Saturday, May 7, 2011

A Particularly Contemporary Dilemma

Nothing says "Internet Age" like the expression, "Pictures, or it didn't happen." That's because nowadays, it is highly improbably that anything of real significance will happen without being captured by a digital camera. Hence the retort to wild claims: show us the photographic evidence or we will not believe you.

And then, Osama Bin Laden was assassinated. With knee-jerk predictability, the hordes yelled, "Pix or it didn't happen!"

Thank heavens, the administration paused and thought better of it. Because, really, we don't need to see that. The pictures do, in fact, exist. I don't doubt that for a second.

And I can assure you that, if those pictures were released, sooner or later, you would see that. Here's how I know.

A little over a year ago, I attended a social-media "boot camp." Not much rigorous training went on, but we did have a captivating speaker who knew his way around social media the way I know my way around a bowl of ice cream. (I am a very skilled ice-cream eater.)

Anyway, the lecturer was whizzing along talking about how corporations have NO CONTROL over social media, that it is viral and that, once something is "out there" it is public domain and we cannot spin the message or, as the saying goes, "put it back in the box." Then he showed us the real, actual video of Saddam Hussein's execution. I was unprepared and shocked.

This is definitely not something I would have sought out.

The lecturer's point seemed to be that the video undermined the purported message of justice being carried out. (It looked like a snuff film, or what I would imagine a snuff film to look like.)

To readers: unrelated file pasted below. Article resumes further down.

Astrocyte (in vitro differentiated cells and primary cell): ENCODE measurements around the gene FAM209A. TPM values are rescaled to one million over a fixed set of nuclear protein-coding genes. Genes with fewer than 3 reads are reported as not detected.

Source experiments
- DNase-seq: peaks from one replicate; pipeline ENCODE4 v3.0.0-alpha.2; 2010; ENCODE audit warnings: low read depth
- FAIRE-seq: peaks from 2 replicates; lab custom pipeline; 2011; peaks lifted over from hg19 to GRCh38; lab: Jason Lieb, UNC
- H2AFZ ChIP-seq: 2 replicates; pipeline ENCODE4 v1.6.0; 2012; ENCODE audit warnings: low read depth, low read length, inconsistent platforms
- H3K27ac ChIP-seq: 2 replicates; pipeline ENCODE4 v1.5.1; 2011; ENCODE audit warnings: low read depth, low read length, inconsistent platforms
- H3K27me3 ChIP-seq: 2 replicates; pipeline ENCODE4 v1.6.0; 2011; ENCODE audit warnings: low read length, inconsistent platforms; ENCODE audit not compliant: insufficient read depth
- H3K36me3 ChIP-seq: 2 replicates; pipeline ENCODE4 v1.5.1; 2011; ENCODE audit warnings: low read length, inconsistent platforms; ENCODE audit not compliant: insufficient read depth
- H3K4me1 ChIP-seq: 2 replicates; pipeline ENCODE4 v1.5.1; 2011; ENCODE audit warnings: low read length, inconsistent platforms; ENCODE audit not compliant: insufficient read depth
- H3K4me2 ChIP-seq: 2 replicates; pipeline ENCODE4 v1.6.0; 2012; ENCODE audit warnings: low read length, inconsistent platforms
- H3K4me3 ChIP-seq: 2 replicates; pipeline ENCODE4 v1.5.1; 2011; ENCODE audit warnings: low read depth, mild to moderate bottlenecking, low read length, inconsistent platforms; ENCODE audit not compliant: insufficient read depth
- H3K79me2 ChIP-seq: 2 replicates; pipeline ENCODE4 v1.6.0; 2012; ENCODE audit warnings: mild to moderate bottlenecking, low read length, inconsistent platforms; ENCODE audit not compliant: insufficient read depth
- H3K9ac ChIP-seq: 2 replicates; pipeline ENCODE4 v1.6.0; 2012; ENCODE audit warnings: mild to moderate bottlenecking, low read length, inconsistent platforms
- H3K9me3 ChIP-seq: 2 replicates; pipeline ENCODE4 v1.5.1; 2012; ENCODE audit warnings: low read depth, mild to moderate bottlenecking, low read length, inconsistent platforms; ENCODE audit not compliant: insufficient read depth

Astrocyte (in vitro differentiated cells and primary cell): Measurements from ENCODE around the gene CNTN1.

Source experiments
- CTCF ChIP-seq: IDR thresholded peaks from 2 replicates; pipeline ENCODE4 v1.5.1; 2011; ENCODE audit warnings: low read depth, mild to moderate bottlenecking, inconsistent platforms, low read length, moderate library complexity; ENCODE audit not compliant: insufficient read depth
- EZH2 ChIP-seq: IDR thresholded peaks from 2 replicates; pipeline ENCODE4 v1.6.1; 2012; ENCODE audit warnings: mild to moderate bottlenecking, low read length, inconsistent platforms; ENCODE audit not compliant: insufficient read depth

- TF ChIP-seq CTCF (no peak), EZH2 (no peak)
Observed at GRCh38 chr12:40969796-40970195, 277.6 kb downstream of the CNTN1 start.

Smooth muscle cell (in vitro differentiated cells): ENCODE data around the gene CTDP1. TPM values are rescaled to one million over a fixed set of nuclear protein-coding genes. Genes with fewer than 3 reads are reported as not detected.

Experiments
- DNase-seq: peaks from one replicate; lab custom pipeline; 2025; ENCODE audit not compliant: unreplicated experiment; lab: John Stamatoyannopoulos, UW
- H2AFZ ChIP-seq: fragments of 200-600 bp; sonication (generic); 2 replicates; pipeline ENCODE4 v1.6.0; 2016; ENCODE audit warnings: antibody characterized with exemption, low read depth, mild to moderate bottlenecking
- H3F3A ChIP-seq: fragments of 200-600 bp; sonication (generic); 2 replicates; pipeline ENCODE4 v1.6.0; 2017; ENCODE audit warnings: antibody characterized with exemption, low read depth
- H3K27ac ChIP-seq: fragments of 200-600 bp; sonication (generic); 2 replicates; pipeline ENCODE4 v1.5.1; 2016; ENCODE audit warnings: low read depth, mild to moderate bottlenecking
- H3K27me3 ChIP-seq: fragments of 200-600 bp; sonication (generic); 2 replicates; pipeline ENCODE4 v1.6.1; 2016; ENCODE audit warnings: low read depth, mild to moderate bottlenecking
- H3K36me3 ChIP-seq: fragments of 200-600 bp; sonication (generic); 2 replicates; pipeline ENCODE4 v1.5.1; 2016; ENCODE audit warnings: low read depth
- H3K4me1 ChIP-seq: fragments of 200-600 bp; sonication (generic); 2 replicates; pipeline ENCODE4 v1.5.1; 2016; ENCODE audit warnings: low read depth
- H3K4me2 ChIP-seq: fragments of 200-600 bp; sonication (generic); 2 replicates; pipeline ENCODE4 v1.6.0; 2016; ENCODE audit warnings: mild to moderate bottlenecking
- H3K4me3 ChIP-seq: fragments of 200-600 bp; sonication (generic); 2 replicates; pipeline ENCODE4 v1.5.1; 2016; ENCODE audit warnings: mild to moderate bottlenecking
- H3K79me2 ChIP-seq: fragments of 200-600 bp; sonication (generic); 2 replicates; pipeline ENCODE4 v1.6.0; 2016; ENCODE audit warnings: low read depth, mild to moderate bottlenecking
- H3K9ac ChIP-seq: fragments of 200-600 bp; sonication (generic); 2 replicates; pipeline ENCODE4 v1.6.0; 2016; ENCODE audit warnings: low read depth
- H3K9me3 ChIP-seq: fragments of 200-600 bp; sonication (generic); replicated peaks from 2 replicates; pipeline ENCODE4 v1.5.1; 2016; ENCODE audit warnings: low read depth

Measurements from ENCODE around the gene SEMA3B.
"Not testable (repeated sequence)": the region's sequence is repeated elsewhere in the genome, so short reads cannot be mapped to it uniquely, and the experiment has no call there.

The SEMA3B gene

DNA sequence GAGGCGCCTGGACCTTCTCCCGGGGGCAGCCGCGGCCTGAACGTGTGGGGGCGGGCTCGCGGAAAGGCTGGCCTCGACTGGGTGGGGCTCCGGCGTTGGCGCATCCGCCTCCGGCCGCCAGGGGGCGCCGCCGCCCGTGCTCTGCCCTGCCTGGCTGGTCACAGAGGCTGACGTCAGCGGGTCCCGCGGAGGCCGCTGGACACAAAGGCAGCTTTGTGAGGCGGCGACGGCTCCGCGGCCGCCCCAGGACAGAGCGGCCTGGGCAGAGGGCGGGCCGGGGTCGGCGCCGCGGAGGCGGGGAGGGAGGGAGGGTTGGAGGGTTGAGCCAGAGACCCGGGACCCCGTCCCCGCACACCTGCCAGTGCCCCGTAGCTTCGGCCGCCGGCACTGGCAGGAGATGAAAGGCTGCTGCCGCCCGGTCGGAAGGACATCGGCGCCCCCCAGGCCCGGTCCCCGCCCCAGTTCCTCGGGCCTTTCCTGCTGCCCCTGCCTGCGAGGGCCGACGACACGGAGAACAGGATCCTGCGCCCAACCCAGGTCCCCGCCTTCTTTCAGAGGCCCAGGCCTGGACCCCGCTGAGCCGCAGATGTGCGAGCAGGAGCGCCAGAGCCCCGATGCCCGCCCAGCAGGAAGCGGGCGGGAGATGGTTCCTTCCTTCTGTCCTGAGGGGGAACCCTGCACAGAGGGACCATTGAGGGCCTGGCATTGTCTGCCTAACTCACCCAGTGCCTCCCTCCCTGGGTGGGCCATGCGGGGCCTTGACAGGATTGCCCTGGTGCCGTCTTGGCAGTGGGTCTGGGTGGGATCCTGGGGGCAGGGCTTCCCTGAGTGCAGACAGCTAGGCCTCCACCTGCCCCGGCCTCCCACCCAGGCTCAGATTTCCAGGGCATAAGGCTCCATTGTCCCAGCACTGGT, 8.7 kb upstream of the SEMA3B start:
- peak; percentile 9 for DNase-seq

But what really struck me was that I was watching the taking of another human's life and I felt ... nothing. Really. I was horrified at the thought of watching something like this in a context of ... entertainment? It felt wrong. But I did not feel any empathy with the victim or with the witnesses or the executioner.

And that lack of empathy - with anyone involved - made me feel less human. Have I become so jaded by modern drama (like Inglourious Basterds or other Quentin Tarantino creations) that I can dissociate myself from this? Is that a good thing?

"Less human" may be the wrong expression. Maybe it is "too human" and "not godlike enough."

So, as I've listened to the calls for images of bin Laden's execution, I am pleased that the Obama administration has not released those images. We don't need them. They would put this event into the realm of entertainment, not history, where it belongs.

The world has no shortage of ugliness, of pain, or horror or of things that take something from our souls. Let's not clamour for more. On that note, I leave you with this verse:
"Finally, [fellow travelers on this sod] brothers, whatever is true, whatever is noble, whatever is right, whatever is pure, whatever is lovely, whatever is admirable--if anything is excellent or praiseworthy--think about such things."   ~ Philippians 4:8


  1. Thanks Wynn Anne--EXACTLY! The quote from Philippians made me cry. It was just perfect in this context (and of course many others!)

  2. Very well put, and I totally agree!!


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